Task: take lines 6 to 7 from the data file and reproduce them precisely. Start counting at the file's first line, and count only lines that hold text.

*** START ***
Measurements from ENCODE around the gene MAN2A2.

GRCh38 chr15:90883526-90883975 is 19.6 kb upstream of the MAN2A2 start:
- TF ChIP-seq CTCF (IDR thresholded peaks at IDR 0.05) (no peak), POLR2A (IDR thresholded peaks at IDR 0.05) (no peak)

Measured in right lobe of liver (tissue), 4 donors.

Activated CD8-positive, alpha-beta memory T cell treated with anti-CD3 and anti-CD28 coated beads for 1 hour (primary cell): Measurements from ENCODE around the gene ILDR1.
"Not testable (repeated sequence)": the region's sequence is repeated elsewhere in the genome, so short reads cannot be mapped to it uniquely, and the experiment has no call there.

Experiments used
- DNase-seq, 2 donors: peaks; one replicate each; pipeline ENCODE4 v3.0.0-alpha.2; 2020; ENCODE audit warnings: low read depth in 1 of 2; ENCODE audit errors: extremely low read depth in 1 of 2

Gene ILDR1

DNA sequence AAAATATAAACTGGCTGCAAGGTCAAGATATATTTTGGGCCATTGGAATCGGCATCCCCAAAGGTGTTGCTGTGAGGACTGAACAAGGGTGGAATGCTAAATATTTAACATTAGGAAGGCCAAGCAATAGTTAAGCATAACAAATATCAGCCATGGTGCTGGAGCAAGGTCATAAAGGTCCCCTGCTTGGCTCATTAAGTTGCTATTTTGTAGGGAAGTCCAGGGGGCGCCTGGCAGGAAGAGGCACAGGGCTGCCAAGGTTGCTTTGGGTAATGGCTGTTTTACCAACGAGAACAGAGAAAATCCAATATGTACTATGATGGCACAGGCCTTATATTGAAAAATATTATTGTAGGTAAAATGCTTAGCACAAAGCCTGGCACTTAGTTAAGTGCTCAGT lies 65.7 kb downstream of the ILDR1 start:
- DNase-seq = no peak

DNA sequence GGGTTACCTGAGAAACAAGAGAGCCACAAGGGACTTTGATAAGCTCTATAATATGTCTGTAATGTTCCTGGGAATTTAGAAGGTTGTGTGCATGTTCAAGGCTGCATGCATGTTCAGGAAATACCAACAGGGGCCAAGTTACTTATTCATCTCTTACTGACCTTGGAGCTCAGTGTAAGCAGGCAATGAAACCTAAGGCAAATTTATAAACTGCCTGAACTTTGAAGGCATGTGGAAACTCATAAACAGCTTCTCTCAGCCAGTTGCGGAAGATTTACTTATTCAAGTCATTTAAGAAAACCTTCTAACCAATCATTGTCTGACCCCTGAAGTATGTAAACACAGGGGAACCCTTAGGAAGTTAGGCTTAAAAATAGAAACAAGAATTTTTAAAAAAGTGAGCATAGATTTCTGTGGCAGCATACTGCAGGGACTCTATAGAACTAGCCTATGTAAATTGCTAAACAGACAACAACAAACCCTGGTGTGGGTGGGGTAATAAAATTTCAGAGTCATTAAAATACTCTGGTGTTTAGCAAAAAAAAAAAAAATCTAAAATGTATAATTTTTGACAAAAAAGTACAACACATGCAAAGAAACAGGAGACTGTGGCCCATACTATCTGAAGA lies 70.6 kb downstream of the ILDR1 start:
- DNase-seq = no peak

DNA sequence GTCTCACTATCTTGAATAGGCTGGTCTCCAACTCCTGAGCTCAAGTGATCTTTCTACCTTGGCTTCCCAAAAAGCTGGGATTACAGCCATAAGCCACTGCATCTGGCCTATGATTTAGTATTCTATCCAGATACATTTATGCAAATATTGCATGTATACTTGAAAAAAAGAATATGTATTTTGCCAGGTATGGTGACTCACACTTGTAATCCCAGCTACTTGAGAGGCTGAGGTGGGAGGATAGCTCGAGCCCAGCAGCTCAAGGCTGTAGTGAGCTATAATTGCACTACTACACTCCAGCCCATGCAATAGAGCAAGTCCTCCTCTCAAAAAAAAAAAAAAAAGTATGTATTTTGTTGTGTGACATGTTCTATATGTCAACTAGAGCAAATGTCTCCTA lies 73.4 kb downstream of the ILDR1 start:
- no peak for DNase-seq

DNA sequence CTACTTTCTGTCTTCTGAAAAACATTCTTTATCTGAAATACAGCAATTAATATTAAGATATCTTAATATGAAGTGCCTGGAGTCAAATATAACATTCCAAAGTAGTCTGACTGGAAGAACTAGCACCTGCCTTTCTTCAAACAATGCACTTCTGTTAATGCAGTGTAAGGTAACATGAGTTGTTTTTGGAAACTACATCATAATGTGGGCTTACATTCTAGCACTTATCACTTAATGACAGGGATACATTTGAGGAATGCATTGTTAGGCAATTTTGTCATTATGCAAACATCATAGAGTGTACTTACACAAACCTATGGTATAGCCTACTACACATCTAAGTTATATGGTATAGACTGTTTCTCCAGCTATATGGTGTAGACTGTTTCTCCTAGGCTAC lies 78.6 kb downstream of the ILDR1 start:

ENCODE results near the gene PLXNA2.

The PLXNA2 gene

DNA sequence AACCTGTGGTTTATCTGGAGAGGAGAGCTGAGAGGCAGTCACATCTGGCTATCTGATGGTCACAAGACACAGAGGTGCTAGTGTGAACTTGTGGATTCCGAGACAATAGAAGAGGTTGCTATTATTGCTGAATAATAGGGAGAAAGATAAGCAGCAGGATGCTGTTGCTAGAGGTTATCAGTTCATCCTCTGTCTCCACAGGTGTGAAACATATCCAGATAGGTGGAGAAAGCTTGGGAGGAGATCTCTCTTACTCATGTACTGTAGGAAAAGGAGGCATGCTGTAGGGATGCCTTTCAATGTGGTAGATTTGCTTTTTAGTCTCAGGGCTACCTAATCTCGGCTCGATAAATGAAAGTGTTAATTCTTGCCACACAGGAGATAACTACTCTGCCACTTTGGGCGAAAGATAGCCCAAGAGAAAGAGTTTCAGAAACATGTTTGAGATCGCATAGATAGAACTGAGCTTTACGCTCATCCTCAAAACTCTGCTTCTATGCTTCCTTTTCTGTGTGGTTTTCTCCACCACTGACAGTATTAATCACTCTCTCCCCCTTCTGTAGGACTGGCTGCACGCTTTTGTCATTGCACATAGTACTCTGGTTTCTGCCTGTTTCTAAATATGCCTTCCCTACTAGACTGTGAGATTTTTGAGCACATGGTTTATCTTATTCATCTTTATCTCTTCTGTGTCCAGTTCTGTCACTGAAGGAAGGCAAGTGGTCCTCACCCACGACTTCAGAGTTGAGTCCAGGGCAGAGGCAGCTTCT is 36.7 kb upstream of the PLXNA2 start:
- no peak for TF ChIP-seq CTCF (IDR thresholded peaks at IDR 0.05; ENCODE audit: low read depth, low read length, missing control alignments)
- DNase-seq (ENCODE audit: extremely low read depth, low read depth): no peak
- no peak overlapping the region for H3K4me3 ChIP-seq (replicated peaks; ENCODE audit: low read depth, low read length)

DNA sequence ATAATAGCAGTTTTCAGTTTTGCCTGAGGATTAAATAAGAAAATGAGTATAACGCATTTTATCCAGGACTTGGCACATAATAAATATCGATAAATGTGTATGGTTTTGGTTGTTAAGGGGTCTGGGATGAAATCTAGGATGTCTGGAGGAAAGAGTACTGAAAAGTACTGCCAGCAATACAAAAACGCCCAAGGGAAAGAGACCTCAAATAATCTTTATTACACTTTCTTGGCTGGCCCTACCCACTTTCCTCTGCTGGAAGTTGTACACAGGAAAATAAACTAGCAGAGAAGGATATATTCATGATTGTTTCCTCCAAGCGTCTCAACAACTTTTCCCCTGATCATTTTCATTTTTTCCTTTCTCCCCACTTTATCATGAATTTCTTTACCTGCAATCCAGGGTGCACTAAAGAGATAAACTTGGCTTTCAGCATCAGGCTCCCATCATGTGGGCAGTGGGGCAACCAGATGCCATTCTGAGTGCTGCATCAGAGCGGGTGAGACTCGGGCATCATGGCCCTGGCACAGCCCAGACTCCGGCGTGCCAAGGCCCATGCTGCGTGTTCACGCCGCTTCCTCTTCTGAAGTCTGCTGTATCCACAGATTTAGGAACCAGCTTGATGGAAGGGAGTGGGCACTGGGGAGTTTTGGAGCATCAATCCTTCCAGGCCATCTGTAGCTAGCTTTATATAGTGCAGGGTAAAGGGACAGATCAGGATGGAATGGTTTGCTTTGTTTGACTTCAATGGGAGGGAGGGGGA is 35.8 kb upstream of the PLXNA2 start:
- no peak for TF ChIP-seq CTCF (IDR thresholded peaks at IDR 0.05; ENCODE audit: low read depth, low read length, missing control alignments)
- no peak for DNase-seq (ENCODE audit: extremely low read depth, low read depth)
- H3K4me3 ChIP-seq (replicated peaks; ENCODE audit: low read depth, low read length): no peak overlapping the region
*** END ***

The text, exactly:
"Not testable (repeated sequence)": the region's sequence is repeated elsewhere in the genome, so short reads cannot be mapped to it uniquely, and the experiment has no call there.

Experiments used